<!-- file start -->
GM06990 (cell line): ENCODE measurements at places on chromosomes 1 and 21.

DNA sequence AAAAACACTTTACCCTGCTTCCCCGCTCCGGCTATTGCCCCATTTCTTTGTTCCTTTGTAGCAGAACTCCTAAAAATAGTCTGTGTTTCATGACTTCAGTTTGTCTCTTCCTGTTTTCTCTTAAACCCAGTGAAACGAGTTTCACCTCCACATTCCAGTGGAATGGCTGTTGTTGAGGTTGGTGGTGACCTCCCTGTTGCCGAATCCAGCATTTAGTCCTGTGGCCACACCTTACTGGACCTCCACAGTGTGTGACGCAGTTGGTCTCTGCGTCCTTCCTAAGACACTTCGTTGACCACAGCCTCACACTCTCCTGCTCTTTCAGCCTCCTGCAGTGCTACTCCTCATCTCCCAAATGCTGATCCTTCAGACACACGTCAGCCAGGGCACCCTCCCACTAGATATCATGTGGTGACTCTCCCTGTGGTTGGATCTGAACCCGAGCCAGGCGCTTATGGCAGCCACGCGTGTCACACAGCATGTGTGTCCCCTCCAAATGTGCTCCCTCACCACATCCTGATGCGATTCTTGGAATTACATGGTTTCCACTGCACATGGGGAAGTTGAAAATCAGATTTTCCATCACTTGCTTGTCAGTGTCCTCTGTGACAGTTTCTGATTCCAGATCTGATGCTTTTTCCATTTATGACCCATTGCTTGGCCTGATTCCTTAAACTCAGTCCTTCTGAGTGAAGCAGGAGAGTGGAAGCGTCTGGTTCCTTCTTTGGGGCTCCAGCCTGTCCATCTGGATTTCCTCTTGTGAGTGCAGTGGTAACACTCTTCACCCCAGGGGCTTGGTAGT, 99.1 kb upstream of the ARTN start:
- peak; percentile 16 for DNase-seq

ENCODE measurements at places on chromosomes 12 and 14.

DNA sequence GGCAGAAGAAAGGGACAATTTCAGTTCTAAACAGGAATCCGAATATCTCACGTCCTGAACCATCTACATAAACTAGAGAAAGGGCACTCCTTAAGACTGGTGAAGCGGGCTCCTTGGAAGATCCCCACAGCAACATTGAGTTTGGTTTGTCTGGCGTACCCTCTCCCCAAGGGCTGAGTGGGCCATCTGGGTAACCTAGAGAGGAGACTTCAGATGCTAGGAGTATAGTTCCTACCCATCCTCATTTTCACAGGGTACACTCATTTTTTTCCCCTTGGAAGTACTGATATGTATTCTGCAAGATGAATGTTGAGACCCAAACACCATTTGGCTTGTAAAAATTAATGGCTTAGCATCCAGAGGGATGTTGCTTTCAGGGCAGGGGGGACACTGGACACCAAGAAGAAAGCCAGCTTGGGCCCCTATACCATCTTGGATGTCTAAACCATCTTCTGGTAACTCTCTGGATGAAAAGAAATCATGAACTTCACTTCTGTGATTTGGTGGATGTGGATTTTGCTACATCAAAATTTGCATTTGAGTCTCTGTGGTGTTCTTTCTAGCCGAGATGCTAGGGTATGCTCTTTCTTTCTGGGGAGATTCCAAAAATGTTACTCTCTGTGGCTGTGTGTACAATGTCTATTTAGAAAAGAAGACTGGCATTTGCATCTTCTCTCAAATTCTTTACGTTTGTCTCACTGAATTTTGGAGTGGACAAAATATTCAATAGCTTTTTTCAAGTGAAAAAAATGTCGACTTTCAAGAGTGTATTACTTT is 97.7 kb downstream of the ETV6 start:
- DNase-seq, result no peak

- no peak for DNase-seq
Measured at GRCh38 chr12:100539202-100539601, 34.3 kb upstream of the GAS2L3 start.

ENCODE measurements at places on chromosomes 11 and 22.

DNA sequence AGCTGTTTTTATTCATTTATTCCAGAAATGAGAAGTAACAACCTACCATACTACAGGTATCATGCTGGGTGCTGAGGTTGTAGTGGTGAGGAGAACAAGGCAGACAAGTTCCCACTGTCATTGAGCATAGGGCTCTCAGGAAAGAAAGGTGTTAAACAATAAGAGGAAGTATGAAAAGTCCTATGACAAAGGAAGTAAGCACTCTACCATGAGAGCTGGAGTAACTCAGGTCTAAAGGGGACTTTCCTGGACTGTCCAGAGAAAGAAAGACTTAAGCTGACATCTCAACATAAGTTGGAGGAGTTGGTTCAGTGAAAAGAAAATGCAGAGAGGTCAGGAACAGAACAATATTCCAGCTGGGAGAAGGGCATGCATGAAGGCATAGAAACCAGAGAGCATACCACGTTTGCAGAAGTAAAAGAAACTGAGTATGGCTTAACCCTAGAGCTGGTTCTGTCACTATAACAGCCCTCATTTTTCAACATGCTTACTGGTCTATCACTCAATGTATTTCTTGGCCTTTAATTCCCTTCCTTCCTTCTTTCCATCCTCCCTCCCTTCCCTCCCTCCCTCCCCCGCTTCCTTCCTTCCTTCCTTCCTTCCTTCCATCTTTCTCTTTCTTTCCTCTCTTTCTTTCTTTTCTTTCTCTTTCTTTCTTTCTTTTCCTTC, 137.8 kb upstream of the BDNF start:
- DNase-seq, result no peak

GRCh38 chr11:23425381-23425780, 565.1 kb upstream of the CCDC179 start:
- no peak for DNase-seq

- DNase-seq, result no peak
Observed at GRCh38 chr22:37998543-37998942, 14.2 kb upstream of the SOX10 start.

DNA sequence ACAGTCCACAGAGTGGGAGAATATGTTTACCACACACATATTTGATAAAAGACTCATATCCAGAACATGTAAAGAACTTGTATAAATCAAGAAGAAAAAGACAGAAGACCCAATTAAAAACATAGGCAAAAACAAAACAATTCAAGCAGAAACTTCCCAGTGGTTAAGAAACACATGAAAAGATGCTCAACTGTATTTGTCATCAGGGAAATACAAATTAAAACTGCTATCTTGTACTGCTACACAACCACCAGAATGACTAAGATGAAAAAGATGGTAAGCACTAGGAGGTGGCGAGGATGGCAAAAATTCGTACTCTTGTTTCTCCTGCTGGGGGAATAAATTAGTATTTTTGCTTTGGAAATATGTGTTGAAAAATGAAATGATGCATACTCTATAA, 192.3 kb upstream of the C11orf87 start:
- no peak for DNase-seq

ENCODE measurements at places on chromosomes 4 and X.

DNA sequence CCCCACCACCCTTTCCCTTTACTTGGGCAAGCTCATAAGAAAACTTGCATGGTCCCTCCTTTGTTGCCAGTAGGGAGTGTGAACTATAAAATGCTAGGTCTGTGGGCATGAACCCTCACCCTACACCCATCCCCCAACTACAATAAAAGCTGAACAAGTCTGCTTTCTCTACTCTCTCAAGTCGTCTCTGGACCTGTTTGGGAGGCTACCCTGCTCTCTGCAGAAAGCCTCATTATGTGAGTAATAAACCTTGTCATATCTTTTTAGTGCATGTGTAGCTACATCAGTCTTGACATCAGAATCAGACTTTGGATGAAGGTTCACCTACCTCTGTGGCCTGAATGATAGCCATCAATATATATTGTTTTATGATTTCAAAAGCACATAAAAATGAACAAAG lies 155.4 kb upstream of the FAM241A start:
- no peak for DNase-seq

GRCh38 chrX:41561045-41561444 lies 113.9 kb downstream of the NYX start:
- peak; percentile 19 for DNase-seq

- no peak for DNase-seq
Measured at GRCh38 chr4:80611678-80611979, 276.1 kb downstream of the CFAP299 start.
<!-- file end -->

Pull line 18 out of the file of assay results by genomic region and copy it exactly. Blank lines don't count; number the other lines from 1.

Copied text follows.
ENCODE measurements at places on chromosomes 4 and X.